New study shows that herpes can increase risk of Alzheimer’s
A new study has found that the herpes virus has been linked to Alzheimer’s disease, and that people with severe herpes benefit from taking antiviral drugs as they decrease the risk of developing dementia.
A new paper by Ruth Itzhaki, a professor at the University of Manchester, was published in the journal Frontiers in Aging Neuroscience and reviews 25 years of research examining the link between herpes and Alzheimer’s.
Itzhaki is a leading expert on Alzheimer’s and it’s connection to HSV1, the Herpes Simplex Virus 1.
Herpes viruses remain in a person’s immune cells, and neurons for the entirety of their life and flare-ups or reactivation of the virus can happen when stress or illness puts a strain on the body’s immune system.
It’s been theorized and extensively studied that because HSV1 infects neurons, during reactivation, the infected neurons cause mental deterioration.
“Viral DNA is located very specifically within plaques in postmortem brain tissue from Alzheimer’s sufferers,” said Itzhaki. “The main proteins of both plaques and tangles accumulate also in HSV1-infected cell cultures – and antiviral drugs can prevent this.”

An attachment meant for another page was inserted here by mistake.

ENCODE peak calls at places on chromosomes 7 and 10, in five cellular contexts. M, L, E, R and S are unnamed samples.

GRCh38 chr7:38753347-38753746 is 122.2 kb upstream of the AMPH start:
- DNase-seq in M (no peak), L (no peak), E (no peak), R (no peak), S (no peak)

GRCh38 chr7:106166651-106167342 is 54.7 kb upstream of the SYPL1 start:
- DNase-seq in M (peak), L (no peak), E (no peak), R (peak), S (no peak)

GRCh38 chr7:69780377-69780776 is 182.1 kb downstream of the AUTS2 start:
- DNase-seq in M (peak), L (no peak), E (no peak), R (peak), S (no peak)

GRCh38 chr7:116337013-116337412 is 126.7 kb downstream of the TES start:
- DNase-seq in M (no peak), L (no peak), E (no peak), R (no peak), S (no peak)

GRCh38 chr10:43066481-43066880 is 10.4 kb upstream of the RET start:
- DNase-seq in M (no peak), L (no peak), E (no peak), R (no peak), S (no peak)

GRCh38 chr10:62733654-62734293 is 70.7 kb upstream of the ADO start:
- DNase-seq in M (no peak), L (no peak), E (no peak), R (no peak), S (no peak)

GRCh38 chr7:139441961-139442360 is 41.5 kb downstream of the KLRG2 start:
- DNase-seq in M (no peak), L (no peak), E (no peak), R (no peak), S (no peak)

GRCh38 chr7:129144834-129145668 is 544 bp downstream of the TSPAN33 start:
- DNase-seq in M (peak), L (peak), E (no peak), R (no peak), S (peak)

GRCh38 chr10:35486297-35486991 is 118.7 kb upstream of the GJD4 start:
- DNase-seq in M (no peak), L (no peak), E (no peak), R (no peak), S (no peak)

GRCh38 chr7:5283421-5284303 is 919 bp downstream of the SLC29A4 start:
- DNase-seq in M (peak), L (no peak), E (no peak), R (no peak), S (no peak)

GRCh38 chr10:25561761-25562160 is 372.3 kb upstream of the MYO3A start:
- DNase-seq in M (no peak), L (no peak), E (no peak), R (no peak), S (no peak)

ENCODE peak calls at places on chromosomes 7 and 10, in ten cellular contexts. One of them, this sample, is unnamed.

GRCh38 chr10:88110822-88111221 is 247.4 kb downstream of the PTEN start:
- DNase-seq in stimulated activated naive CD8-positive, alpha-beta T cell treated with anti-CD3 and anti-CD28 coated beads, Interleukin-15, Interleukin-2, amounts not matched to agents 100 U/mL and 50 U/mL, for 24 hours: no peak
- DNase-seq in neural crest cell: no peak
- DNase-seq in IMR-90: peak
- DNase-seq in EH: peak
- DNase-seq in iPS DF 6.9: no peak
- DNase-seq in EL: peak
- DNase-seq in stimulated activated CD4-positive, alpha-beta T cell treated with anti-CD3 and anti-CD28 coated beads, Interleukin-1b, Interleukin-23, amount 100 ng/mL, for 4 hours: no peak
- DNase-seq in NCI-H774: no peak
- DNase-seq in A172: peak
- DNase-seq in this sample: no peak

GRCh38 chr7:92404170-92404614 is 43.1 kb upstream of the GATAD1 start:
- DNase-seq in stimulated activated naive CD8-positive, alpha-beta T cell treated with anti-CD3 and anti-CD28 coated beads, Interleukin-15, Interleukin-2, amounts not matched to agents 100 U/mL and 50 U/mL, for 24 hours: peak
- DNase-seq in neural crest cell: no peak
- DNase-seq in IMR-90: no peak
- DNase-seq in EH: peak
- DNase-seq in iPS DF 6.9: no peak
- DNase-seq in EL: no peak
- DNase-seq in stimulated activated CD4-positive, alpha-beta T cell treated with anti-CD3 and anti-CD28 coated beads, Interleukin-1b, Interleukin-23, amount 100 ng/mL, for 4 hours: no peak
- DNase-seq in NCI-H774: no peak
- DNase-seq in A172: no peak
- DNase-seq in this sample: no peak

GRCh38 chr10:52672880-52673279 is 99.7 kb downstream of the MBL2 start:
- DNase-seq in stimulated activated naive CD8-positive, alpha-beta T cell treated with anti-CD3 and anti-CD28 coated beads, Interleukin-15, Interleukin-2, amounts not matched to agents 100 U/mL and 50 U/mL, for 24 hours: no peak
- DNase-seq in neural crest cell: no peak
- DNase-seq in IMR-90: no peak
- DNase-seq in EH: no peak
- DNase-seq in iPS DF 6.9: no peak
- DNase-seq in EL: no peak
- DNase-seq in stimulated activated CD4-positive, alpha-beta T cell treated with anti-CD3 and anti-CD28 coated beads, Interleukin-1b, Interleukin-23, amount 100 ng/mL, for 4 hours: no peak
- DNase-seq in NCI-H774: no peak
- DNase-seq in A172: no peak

Carriers of the gene variant APOE-ε4 are particularly at risk of developing Alzheimer’s later on in life.
“HSV1 could account for 50% or more of Alzheimer’s disease cases,” said Itzhaki, “Our theory is that in APOE-ε4 carriers, reactivation is more frequent or more harmful in HSV1-infected brain cells, which as a result accumulate damage that culminates in development of Alzheimer’s.”
To prove this, Itzhaki analyzed data from Taiwan’s National Health Insurance Research Database.
The database is appealing to researchers like Itzhaki because 99.9 percent of Taiwan’s population is enrolled in it and there is a lot to be learned about microbial infections and diseases from such a large sample.
Three studies were published in 2017 and 2018 using the National Health Insurance Research Database to investigate the development of senile dementia and the success of treatments administered to patients with obvious signs of HSV1 infection.
“The striking results include evidence that the risk of senile dementia is much greater in those who are infected with HSV, and that anti-herpes antiviral treatment causes a dramatic decrease in number of those subjects severely affected by HSV1 who later develop dementia,” said Itzhaki.
Itzhaki notes that the results only apply to patients with severe HSV1 infections but that over 150 publications provide evidence to support the theory that HSV1 influences Alzheimer’s.